A mum whose son’s ashes were kept without her knowing for eight years has welcomed news that her case will be part of a national probe.
Angela Smith (35), from Langlees, says she is “relieved” at the Scottish Government announcement that individual cases will be looked at following the completion of Lord Bonomy’s report into the baby ashes scandal.
The mother-of-five’s son Riece was stillborn in 2005 after 18 weeks of her pregnancy and the family decided to have him cremated.
Policies in place at the time said there would be no ashes but she and husband Tommy discovered last year the ashes were buried in a communal area in Falkirk Crematorium.
Public Health Minister and Falkirk West MSP Michael Matheson has now said that all parents with unanswered questions about the cremation of their babies will be able to have their case examined as part of a national investigation, led by Dame Elish Angiolini.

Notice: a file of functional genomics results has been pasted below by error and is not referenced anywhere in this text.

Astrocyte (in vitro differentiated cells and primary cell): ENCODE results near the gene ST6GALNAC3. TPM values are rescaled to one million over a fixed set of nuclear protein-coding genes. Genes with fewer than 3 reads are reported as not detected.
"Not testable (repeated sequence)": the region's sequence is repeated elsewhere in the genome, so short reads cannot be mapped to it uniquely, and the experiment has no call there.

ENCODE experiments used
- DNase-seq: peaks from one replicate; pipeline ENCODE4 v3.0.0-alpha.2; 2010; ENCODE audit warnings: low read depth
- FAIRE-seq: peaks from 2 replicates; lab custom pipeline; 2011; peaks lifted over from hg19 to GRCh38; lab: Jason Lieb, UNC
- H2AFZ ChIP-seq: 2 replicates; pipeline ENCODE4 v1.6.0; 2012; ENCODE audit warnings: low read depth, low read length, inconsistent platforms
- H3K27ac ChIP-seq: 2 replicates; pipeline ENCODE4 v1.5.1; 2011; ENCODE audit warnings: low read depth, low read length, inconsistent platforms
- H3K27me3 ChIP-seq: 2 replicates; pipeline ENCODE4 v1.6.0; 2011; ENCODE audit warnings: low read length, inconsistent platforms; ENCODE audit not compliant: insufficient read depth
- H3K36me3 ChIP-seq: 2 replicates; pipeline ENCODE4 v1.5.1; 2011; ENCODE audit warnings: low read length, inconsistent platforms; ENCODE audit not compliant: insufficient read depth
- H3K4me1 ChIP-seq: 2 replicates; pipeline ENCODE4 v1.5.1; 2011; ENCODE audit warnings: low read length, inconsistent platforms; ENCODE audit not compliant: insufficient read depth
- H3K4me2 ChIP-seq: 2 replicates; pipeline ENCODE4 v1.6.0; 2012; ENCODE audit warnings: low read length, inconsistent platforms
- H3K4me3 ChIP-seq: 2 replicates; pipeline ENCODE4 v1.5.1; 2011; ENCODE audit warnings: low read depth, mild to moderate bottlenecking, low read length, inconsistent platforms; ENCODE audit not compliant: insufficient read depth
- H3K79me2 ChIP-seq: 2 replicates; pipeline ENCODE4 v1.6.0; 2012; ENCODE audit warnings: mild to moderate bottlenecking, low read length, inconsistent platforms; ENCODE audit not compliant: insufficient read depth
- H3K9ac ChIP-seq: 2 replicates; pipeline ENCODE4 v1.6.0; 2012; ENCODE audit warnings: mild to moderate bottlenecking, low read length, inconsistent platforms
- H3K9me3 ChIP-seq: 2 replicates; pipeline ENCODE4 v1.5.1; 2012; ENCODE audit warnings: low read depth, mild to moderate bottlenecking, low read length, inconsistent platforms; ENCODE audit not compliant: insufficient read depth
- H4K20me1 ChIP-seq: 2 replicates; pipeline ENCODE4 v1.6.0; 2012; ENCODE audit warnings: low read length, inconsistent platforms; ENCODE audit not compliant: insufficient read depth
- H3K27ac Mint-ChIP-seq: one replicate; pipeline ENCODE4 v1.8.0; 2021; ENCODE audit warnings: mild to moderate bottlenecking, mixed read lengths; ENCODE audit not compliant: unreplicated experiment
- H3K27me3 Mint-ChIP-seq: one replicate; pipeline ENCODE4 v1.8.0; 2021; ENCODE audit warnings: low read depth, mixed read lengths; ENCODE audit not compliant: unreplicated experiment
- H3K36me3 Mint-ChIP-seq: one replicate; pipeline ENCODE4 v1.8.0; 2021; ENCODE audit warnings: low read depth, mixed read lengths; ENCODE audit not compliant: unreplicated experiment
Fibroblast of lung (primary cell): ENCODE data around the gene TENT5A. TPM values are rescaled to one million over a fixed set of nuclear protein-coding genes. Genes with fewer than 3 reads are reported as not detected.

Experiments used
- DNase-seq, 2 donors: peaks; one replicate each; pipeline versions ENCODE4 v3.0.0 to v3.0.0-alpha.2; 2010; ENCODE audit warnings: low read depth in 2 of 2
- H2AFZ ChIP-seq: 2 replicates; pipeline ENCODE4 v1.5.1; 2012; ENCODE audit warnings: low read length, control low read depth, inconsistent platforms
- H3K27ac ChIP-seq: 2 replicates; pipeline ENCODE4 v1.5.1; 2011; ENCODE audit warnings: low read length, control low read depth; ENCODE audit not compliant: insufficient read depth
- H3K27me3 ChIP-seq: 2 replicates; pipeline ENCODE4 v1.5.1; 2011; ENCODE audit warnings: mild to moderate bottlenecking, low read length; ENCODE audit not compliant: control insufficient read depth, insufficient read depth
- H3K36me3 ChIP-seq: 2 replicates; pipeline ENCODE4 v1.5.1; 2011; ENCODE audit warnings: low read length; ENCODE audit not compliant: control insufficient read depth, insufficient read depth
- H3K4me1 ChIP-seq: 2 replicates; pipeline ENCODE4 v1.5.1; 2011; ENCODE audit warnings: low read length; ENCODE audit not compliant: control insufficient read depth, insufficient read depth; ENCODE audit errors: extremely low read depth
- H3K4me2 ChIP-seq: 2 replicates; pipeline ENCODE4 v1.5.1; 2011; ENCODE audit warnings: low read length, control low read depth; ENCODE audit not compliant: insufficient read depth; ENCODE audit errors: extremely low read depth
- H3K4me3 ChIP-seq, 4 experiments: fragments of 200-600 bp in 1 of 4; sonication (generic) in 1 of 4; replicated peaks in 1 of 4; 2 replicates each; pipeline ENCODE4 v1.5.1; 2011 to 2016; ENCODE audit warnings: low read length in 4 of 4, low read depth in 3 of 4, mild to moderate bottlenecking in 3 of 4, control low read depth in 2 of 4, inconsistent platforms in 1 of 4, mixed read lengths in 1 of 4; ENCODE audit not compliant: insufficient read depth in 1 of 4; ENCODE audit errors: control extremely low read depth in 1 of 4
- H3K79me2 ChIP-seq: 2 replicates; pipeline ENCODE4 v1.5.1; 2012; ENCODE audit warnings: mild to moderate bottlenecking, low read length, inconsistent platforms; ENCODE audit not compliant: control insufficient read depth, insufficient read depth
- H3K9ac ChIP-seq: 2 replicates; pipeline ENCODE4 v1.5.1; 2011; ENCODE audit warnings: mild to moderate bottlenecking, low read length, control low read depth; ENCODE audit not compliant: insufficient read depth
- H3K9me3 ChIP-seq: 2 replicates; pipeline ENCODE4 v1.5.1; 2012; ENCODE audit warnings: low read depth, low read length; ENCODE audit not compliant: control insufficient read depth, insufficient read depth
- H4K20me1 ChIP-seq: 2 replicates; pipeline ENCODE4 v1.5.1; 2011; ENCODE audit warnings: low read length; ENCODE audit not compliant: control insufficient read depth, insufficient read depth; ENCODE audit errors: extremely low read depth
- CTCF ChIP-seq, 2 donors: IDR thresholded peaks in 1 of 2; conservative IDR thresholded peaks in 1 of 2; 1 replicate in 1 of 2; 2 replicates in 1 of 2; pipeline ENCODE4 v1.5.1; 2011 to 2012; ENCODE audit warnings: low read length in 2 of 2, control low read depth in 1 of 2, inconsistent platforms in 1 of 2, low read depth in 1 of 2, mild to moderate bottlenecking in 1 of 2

Mr Matheson said: “What the Commission’s report tells us is that there are variable practices across the country and in many cases, in the past, the interests of the baby and the bereaved family have not always been put first.
“I am acutely aware that for many parents questions remain about what happened in the past and that some still want their individual cases looked at.”
Mrs Smith, who is suing Falkirk Council over the issue, said: “This is great news, I am very relieved this is the path the Scottish Government has chosen so we can all find exactly what happened.”
RECOMMENDATIONS TO ENSURE THERE IS NO REPEAT
The baby ashes scandal came to light in 2012 when it was revealed that cremated remains were dumped in a mass unmarked grave in an Edinburgh crematorium.
It turned out remains of babies were buried without the parents’ knowledge at other crematoria across Scotland, including the one in Falkirk.
The Infant Cremation Commission, chaired by Lord Bonomy, was set up to investigate the practices which led to the mistakes and has made 64 recommendations.